Qbox is a new tool that lets you aggregate and play music from a variety of social networking sites like MySpace, Bebo, and YouTube. I was pretty pumped when I read a write-up about the idea over at Mashable, but then I quickly grew disappointed when I decided to try the thing out for myself.
First of all, Qbox requires you to download and install a program — strange, considering the concept is totally web-driven. Once you install the utility, though, things get even murkier. It took me some random clicking around to figure out that I was supposed to hit a random, unlabeled icon that basically just opened the Qbox web site in my browser. Again, no instructions, but I deduced that I was presumably now supposed to click through the site to find an option to create an account before it’d let me use the service.
At this point, I was getting a little annoyed, but I was still intrigued enough to keep going. The next problem, though, popped up after I created my account, when I tried to search for songs (also done through the web site — not through the program it made me install). I found plenty of results, but when I tried to click on the play button for any of them, the web site gave me a pop-up window saying the Qplayer utility — the same utility from which I had clicked over to the site in the first place — hadn’t yet been installed.
I still wasn’t quite ready to give up, so after a few unsuccessful attempts at getting around this, I decided to humor it and click “OK” — hoping a redownload would finally convince this service I had the program and was ready to proceed. But alas, still no success. I was unable to ever get it to even recognize that I had downloaded and installed the damned thing.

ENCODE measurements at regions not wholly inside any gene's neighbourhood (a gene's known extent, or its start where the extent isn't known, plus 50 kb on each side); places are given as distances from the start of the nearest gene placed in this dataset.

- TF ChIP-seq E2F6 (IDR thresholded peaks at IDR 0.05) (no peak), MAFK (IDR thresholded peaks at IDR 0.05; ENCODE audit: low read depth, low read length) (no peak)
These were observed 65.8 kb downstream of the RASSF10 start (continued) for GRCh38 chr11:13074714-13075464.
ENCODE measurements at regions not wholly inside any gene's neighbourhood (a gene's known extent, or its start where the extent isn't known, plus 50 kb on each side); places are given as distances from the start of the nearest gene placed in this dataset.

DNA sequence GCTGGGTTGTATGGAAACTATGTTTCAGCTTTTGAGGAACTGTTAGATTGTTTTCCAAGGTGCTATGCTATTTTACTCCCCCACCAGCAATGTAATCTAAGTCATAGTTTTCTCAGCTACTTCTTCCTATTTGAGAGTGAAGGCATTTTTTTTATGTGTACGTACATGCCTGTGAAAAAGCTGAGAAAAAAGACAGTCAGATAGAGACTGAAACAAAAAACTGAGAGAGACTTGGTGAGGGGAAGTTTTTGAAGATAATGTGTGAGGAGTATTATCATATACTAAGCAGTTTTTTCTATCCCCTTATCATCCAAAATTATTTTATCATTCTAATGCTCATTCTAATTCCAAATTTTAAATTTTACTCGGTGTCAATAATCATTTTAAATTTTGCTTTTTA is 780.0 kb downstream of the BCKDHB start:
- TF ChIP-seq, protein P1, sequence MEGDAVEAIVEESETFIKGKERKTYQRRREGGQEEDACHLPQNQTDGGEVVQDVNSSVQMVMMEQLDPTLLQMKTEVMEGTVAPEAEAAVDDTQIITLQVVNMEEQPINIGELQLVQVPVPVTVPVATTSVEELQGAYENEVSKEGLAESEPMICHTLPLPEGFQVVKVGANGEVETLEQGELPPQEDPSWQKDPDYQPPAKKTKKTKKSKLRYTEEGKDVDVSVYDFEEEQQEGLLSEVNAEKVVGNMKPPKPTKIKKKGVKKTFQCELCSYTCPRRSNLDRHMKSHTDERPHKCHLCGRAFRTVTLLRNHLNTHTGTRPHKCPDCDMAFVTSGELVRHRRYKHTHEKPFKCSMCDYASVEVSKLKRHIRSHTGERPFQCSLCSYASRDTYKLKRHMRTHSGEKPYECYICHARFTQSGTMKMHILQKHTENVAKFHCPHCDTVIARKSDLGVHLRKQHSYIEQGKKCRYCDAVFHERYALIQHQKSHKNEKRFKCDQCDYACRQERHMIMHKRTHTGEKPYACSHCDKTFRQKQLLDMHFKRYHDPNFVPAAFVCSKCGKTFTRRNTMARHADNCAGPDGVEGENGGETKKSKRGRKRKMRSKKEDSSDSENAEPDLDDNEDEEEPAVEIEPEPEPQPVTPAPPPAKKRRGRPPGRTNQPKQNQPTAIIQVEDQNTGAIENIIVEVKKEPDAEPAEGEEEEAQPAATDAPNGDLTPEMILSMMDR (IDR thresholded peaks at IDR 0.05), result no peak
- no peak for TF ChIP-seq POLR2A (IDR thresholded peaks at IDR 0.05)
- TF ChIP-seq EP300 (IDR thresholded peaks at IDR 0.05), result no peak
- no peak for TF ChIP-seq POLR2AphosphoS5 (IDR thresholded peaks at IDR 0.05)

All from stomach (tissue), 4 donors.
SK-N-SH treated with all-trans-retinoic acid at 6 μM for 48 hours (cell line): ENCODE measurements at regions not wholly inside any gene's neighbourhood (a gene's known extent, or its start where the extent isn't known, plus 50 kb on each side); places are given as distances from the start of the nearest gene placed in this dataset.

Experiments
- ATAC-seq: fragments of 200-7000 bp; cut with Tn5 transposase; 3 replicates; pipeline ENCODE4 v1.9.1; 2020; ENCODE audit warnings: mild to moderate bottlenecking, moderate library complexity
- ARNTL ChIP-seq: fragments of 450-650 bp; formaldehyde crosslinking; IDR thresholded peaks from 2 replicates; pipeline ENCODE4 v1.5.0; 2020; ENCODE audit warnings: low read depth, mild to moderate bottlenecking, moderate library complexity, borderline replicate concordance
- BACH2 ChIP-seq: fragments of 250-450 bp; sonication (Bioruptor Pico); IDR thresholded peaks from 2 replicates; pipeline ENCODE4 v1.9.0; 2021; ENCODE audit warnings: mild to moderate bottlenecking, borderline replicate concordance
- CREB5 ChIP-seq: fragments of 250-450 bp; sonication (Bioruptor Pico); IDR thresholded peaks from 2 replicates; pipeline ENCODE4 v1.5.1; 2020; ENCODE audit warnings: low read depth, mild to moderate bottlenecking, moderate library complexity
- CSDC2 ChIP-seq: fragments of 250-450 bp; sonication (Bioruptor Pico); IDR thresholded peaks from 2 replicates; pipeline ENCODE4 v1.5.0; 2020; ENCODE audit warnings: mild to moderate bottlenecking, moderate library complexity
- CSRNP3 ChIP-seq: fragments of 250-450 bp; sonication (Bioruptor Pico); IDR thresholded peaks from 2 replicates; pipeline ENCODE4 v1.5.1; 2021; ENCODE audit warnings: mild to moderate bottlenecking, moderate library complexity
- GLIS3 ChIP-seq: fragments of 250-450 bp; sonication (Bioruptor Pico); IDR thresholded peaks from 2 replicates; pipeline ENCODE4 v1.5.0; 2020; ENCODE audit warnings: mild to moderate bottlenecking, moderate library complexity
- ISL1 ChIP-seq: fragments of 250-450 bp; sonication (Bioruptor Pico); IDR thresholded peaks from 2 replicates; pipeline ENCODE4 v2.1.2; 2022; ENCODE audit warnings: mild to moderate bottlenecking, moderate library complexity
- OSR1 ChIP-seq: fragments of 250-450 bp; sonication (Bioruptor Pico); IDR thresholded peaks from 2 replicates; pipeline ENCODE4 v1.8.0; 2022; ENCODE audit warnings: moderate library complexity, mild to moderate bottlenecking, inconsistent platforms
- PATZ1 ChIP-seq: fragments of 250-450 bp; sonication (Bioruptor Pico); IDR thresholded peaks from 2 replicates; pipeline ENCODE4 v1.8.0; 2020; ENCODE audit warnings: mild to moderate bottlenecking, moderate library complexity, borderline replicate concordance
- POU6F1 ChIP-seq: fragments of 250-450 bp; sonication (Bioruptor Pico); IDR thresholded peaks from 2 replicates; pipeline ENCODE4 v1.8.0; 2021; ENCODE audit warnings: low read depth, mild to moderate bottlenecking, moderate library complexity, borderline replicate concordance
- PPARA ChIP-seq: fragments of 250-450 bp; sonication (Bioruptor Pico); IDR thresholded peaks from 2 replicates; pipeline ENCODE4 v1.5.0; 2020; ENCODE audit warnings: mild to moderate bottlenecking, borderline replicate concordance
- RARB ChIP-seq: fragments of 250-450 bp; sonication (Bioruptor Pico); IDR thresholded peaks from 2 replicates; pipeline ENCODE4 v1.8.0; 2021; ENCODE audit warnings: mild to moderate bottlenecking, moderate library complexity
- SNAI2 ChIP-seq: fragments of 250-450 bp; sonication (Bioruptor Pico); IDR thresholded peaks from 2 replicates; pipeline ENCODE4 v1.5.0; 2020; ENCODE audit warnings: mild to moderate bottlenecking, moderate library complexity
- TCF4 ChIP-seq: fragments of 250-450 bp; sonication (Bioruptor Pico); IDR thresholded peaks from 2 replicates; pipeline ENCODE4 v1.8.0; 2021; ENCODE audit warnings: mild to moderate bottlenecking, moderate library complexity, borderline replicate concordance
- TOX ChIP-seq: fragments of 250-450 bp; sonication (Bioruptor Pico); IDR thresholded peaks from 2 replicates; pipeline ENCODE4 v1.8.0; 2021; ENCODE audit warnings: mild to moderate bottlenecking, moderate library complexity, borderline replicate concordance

Oh yeah, and clicking on the “User Guide” just played a long and tedious video with no useful information. The “Help” section consisted of a FAQ that didn’t address anything related to my issues.
I did a little digging and discovered I wasn’t the first one to have problems with Qbox. Blogger Matt Rosoff of Webware wrote about troubles of his own when he tried it out several days ago.
Don’t get me wrong — the Qbox concept is great. It’d be a treat to be able to track down and play music from various social network services in one central place, without having to deal with all the annoying internal menus and search processes of each individual site. Unfortunately, though, it appears that Qbox has a ways to go before it becomes a practical, functioning solution. Let’s hope for its sake that someone else doesn’t take the same idea and do it well in the meantime, or Qbox may never amount to more than a short-lived blip on the Web 2.0 radar.